By Janey Doyle
BBC News Essex
Lavinia and Mervin Wright said they were left stunned
An Essex couple fear they could lose hundreds of pounds if a letting agency goes into liquidation.
Mervin and Lavinia Wright, aged in their 80s, could lose up to £500.
"If you haven't got thousands then hundreds of pounds is a lot to us," Mr Wright said.
"We do need it back, my wife has had to borrow £1000 to move elsewhere - we would have been homeless otherwise".
The Wright's tenancy term was ending on their flat and they decided to rent something smaller.
In February, they contacted letting agents Hot Lets Ltd in their home town Colchester, Essex, and put down £495 as a deposit on another flat.
Two weeks ago Mrs Wright read an article in her local paper saying Hot Lets had disappeared from the Church Street premises in the town and had apparently ceased trading.
The property stands empty and the telephones unanswered.
"We were stunned, when I read what had happened I thought 'that's us', you don't want to believe it - stunned," Mr Wright said.
The couple said they now believe they will not get their deposit back as they have not been able to contact the letting agents.
Hot Lets ltd is advertised on the company's website as a letting agents for the North-East Essex area, owned by two sisters.
According to the company's own accounts with Companies' House Hot Lets' directors owed the firm £34,197 in August 2004.
Accounts signed in February this year show the total owed stood at £122,450 in August 2006.
Liquidators DTE Leonard Curtis told the BBC they have been advising the company's directors on steps to place the company into liquidation.
Hot Lets' premises have been left empty
An initial meeting between the DTE Leonard Curtis and Hot Lets' creditors is due to take place on 7 May.
Hot Lets were not registered with the Association of Residential Letting Agents (Arla) - a voluntary regulatory body.
Arla regulated agents has 2,500 members who follow a code of conduct.
It estimates about 40-50% of the market place is taken up by unlicensed letting agents.
"Any public money is put in a ring-fenced account so if anything happens to the letting agents the landlords/tenants are properly protected," an Arla spokesman said.
The body is calling for all letting agents to be officially regulated.
At the moment anyone can set up as a letting agent, does not require official regulation, no experience is necessary and there are few legal requirements.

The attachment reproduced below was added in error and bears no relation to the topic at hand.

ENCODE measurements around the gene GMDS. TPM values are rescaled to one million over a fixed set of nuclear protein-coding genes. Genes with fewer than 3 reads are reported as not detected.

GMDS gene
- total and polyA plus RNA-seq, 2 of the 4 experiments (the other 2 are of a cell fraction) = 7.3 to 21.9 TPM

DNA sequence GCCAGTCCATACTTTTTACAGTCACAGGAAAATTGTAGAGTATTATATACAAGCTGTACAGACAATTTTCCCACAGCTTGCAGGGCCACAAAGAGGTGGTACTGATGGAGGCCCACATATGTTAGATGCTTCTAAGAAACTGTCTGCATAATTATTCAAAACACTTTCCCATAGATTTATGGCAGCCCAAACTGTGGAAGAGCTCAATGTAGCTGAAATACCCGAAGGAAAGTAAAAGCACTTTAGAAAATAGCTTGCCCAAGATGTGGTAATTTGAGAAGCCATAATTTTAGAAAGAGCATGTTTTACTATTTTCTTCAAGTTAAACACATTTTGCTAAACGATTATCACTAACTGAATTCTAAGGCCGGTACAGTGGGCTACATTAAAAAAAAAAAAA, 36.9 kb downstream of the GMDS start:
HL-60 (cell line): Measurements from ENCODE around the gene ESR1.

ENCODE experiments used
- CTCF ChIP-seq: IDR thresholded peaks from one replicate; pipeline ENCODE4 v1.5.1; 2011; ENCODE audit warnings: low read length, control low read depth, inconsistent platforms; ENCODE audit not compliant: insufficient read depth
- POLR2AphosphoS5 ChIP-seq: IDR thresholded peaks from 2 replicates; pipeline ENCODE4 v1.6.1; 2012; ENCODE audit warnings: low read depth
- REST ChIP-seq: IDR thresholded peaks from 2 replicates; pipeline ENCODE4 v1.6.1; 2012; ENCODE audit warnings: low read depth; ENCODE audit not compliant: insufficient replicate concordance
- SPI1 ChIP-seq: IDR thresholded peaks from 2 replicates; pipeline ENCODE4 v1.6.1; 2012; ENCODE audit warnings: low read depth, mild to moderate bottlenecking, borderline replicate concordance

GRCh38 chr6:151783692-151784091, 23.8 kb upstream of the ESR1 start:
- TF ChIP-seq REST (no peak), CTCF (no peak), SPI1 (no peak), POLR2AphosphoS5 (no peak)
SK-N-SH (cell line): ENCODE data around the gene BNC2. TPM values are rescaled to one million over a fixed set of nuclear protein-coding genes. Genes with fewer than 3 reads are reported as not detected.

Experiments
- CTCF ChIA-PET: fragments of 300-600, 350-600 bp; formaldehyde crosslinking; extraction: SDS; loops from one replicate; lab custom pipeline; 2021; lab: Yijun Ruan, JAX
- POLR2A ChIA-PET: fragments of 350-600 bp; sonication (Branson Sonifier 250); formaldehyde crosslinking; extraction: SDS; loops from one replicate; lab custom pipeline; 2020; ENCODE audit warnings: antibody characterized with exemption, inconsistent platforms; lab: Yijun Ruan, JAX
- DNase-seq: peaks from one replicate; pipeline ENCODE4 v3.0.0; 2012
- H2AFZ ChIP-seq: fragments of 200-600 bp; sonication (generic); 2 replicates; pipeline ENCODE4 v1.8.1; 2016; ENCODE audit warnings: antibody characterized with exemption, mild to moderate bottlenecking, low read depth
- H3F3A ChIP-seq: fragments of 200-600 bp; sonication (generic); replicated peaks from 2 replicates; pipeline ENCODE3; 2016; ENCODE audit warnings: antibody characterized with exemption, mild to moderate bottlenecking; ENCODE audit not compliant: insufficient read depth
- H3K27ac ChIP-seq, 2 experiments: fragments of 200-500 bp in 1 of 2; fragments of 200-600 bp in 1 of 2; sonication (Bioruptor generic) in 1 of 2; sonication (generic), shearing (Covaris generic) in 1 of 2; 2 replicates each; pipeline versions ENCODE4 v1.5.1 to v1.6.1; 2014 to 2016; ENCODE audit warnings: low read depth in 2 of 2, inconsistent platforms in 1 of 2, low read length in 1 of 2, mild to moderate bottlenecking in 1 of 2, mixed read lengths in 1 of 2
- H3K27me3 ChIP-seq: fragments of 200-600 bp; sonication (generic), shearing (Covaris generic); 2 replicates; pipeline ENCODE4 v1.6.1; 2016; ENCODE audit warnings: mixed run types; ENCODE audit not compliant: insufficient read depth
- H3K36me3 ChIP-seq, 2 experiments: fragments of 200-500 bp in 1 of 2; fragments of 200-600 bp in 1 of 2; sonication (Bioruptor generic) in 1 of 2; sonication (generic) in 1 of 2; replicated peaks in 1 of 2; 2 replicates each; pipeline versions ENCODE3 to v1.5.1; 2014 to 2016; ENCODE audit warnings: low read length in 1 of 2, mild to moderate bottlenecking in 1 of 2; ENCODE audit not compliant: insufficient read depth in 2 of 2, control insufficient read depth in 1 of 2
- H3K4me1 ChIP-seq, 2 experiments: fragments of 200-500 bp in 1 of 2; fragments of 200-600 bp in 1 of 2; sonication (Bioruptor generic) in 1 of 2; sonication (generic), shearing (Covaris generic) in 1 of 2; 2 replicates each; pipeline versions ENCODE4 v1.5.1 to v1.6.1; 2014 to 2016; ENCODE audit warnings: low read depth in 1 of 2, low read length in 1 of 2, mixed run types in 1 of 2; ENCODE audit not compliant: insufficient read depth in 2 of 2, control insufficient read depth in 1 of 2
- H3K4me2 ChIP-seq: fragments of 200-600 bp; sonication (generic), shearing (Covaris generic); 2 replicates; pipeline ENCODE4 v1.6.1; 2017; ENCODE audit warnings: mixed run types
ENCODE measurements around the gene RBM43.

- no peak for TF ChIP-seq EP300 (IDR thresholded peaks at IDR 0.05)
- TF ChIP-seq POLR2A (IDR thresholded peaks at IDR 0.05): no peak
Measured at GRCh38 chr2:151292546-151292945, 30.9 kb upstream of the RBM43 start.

Since April 2007, it has been mandatory for all landlords and agents to register tenant's deposits with one of three official government tenancy deposits schemes as a safeguard.
Liz Richfield, private sector housing manager at the University of Essex, said she has been contacted by a dozen students who rented properties through Hot Lets and are concerned.
"There could be many more affected. Our advice is to cease paying money into Hot Let's accounts and contact the deposit protection providers.
"A student from Brazil got a knock on the door from a landlord who had not received rent from the agency.
"She didn't know who he was, so contacted us - she had paid her deposit and rent to Hot Lets."
Stephen Carr has set up a website to help students
That landlord, Richard Logan, said: "I'm down about £1,500 - just over a four-month period and that's deposit and a month's rent.
"I went to the office and it was totally empty, there was just a hoover in the window.
"I'm doubtful whether I'll get my money back."
Stephen Carr, a law student at the university, and former Hot Lets tenant, set up a web forum for students who had used the letting agency.
"I've spoken to one student just yesterday and her landlords have been chasing her and her co-tenants for up to five months rent which hadn't been paid to him, they had paid it to Hot Lets.
"I set up a website so people could contact me. Eight students had the same worries - their money could be lost."
Hot Lets managing director Nicola Hamblion has been unavailable for comment.